6. Homage to Titans

Some of these worst ‘qualities’ described above converged this July in an orgiastic outpouring of media homage (especially on television) to political ‘titans’ who passed from this world. The almost totally hagiographic hullabaloo following Nicholas Biwott’s death was surely the lapdog nadir. In a 2006 piece describing Biwott as “Kenya’s comeback king”, the BBC offered: “True or not, Mr. Biwott has continued to be seen by many Kenyans as a symbol of the darkest days of former President Moi’s rule”. Yet nearly all was now bathed in purest light of laundered hindsight, unless one plumbed corners of the internet offering an “alternative eulogy”. Are there any readers who would have accepted a tour of Nyayo House from the man back in the day? Journalism serving as the first rough draft of history has here already been well hashed into sausage to assuage even the departed ‘High&Mighty’.

7. Reporting on Women/Women Reporters

Coverage of women in Kenya politics is often skewed and sometimes overtly sexist, unless one holds this is appropriate in a traditionally conservative and patriarchal society. Indeed, many reporters [female and male] say it is often hard to get women to offer opinions, especially for publication. Within the media sphere, women reporters describe almost unceasing sexual harassment and even physical abuse by colleagues and from people they seek to report on; many male journalists dismiss such despicable behavior as “part of the game”.

8. Civil Society: Allies and/or Corruptors

Kenya’s media and civil society are natural allies who need to learn to work better together. CSOs complain that media practitioners expect the same sort of bribes [sorry, brown envelopes] to cover social justice efforts as are supplied by businesses and politicos…. and too many CSOs are willing to join the game. Journalists rightly view much CSO ‘news’ as PR puffery aimed to impress donors. CSOs must supply media credible “news they can use”, and introduce reporters to relatable stories of real people that will engage broad audiences and promote much-needed social and environmental awareness and change.

9. The Election Season

In this campaign season, issues described above are often exacerbated by the zero-sum competition of Kenya elections. The emphasis on the personality driven “horse-race” coverage and fascination with sometimes flawed and even meaningless polls are common in many countries. Parties’ positions on issues and how they might affect real people receive even scanter coverage than usual. Intensified bribery or intimidation of media to assure positive coverage is a persistent part of the campaign playbook to gain office as a gateway to great spoils. Political candidates, even on the local level, invest immense sums to win offices whose salary could never recoup such costs. Scandals of the ‘High&Mighty’, even when exposed to an intrepid reporter [and rarely in any major media outlet], sink even more quickly than usual from public scrutiny.

Women candidates often receive less favourable coverage, facing questions of home life and financing never asked of men. And partisan vernacular coverage that predictably leans towards one party only will widen the gulf of intolerance that threatens another post-election conflagration.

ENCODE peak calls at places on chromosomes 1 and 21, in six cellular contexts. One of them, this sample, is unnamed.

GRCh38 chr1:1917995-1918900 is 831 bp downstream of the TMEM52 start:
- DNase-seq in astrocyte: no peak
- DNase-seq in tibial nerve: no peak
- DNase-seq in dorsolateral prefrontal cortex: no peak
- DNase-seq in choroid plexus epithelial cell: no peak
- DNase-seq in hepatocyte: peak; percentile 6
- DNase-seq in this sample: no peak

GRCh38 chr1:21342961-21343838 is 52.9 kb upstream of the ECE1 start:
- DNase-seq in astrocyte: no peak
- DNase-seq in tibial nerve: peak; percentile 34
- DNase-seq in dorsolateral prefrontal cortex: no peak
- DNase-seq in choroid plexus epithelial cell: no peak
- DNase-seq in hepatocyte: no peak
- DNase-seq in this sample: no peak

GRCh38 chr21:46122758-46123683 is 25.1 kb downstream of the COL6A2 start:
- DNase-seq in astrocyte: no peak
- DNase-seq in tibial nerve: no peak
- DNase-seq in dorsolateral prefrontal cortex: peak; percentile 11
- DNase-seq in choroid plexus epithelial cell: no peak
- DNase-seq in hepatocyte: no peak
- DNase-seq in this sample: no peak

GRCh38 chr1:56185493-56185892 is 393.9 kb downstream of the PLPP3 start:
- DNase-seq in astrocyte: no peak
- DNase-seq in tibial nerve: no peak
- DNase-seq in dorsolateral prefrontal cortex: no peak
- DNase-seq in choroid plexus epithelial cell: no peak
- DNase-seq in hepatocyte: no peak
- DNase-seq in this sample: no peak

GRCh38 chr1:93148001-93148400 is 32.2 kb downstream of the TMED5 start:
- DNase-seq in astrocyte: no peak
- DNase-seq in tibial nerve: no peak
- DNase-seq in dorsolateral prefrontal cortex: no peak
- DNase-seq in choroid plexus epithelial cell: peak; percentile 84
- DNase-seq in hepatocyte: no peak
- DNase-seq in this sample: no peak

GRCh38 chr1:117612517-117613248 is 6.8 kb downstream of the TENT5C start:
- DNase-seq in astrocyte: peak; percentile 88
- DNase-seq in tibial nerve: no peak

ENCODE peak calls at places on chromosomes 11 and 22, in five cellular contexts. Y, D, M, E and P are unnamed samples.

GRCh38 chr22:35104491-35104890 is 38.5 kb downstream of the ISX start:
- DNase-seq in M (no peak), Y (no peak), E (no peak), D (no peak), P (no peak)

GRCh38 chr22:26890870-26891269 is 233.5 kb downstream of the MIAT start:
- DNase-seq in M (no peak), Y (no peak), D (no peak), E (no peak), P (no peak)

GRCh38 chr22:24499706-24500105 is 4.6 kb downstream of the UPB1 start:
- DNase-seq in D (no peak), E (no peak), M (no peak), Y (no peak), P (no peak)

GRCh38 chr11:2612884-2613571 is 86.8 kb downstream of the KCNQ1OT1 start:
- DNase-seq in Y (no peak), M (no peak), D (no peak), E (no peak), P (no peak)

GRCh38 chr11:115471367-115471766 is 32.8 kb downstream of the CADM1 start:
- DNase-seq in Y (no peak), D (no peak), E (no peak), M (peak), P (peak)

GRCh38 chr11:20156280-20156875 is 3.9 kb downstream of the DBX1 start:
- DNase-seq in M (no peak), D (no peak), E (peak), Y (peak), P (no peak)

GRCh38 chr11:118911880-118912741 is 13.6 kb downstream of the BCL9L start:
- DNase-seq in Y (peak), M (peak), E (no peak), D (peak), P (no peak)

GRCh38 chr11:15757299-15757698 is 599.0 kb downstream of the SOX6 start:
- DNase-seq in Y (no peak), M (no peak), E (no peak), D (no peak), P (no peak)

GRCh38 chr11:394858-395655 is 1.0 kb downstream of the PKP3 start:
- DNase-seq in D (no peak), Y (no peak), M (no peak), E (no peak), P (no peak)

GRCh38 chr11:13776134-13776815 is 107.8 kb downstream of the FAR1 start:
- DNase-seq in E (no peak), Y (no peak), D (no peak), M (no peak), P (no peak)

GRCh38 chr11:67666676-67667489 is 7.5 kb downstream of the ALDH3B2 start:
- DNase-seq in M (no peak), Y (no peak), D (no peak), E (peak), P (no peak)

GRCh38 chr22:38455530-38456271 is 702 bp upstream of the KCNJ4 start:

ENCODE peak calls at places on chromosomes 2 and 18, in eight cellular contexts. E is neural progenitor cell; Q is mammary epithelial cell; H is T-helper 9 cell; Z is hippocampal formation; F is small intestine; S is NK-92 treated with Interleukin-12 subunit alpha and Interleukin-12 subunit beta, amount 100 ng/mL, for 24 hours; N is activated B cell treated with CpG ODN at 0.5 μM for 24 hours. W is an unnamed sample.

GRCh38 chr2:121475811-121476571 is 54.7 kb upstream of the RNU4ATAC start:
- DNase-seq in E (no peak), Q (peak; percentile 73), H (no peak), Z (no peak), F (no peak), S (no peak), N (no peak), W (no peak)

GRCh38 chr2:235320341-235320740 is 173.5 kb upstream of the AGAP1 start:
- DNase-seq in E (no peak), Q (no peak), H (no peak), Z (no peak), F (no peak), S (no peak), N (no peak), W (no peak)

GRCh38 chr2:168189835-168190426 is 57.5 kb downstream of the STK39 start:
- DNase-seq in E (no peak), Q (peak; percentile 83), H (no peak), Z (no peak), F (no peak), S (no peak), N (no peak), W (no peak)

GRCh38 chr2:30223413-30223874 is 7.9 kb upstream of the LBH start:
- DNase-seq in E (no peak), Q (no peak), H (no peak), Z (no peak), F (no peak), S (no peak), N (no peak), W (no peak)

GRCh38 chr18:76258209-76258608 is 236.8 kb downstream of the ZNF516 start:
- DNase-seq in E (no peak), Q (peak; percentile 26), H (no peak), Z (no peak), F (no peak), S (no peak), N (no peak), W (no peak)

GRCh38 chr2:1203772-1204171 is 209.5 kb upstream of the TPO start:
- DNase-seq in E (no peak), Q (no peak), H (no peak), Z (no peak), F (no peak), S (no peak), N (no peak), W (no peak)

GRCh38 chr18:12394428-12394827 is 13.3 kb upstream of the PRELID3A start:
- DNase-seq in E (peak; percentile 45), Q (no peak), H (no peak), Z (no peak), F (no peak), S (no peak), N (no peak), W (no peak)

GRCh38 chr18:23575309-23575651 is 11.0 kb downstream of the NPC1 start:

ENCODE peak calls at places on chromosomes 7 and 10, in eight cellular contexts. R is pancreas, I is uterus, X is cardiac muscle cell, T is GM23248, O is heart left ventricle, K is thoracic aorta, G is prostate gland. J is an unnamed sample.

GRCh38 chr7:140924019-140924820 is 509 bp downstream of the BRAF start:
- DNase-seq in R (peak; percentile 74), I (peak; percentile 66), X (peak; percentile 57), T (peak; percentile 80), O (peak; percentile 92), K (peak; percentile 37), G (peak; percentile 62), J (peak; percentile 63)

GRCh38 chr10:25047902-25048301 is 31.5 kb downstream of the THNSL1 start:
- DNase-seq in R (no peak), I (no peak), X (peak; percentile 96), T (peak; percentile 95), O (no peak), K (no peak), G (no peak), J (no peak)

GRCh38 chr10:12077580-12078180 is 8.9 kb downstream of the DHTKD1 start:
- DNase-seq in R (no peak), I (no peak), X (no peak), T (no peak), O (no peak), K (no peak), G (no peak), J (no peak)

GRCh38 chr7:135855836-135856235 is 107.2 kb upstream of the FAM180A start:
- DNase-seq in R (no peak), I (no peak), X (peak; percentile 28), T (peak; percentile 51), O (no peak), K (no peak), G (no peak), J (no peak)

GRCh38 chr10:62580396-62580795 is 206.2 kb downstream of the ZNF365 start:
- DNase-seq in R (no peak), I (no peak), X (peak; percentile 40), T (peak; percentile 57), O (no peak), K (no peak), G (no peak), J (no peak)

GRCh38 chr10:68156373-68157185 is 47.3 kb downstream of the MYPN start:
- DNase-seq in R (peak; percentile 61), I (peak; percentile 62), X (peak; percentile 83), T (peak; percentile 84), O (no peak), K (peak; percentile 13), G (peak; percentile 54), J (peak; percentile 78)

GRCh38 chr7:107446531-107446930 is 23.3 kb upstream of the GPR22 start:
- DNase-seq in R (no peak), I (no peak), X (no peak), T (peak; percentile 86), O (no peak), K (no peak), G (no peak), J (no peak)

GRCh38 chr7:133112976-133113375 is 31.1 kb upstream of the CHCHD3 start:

10. And Yet… Excellence, Sometimes Sighted

There is still excellent and insightful journalism performed in Kenya. Important issues that don’t touch the most powerful can be addressed with vigour that promotes change, such as providing sanitary napkins for schoolgirls. Many Kenyan scribes would delight in being the crusading watchdogs they dreamed of during their studies, or perhaps as young people growing up to the unwaveringly authoritative tones of the BBC in a remote rural home. A few media people still take great risks to expose malfeasance of the ‘High&Mighty’—even if such investigative work now rarely reaches mainstream media. Some committed reporters today work with media-savvy CSOs that help them explore and explain the plight of real people, producing high-quality reporting on the most urgent social issues of the day—and need not be bribed to do so. Some media outlets offer models and means for tolerance.

The Watchdog and Kenya’s Caravan of Corruption

But journalism in Kenya is described as a younger person’s game. Not just because supporting a family on a reporter’s salary is testing for most honest media folk. The profession, I heard too often, is profoundly morally sapping. Even the finest and fiercest watchdog reporting, even when not spiked, even when drawing pointed retribution, has for far too long evoked scant change. The ‘High&Mighty’ can quite simply ignore it, confident that they are beyond any earthly jurisdiction. The Weston Hotel cholera case in Nairobi is a very recent example, the ICC another.

Even the equatorial sunlight is robbed of its disinfectant qualities. The watchdog barks, but enfeebled, can but howl toothless. The Kenya corruption caravan carries on—a cackle of hyenas passing, laughing over the spoils—in the fine full glare of impunity.

Responses and reactions [commendations, emendations, condemnations, feel free!] are welcome from all, especially Kenya county correspondents, staff writers, editors, media owners, media analysts, pundits, CSOs… and of course the Kenya blogosphere, including its many non-partisan/disinterested/impartial bloggers, tweeters, and FB-posters [but please do mention if anyone is paying you to post ;-].

Thomas R Lansner was long ago a correspondent for the London Observer, BBC and others in Africa and Asia. He is a member of the Distinguished Visiting Faculty at the Graduate School of Media and Communications, Aga Khan University, Nairobi. thomas.lansner@aku.edu. The views he expresses here are entirely his own.

SOURCE: The Star